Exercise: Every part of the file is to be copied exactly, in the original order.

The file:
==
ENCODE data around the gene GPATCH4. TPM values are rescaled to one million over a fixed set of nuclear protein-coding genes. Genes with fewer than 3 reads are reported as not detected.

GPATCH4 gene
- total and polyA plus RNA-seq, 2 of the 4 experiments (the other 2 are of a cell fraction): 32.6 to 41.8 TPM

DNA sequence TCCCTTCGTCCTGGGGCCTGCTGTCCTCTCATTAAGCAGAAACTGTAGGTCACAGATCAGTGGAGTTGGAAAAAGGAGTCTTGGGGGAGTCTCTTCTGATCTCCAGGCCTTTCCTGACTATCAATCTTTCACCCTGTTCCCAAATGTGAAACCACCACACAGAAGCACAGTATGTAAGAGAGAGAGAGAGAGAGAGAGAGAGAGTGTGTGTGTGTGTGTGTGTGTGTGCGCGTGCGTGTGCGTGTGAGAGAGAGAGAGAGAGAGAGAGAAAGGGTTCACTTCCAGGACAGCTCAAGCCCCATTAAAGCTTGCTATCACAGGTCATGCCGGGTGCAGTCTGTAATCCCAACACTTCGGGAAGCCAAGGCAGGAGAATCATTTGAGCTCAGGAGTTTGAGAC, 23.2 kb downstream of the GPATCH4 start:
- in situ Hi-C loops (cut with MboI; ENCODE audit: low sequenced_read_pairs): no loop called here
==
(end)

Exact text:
ENCODE data around the gene GPATCH4. TPM values are rescaled to one million over a fixed set of nuclear protein-coding genes. Genes with fewer than 3 reads are reported as not detected.

GPATCH4 gene
- total and polyA plus RNA-seq, 2 of the 4 experiments (the other 2 are of a cell fraction): 32.6 to 41.8 TPM

DNA sequence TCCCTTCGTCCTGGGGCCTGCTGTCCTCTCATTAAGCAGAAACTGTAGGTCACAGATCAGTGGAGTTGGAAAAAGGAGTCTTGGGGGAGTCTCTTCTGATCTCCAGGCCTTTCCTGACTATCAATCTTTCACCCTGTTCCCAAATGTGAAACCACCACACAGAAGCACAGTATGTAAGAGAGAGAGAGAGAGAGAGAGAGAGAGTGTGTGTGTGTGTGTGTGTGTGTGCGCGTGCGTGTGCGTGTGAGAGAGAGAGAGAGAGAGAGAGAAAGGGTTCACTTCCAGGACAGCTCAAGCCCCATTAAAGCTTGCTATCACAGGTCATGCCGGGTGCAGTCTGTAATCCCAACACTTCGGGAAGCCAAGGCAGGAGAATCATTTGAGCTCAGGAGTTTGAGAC, 23.2 kb downstream of the GPATCH4 start:
- in situ Hi-C loops (cut with MboI; ENCODE audit: low sequenced_read_pairs): no loop called here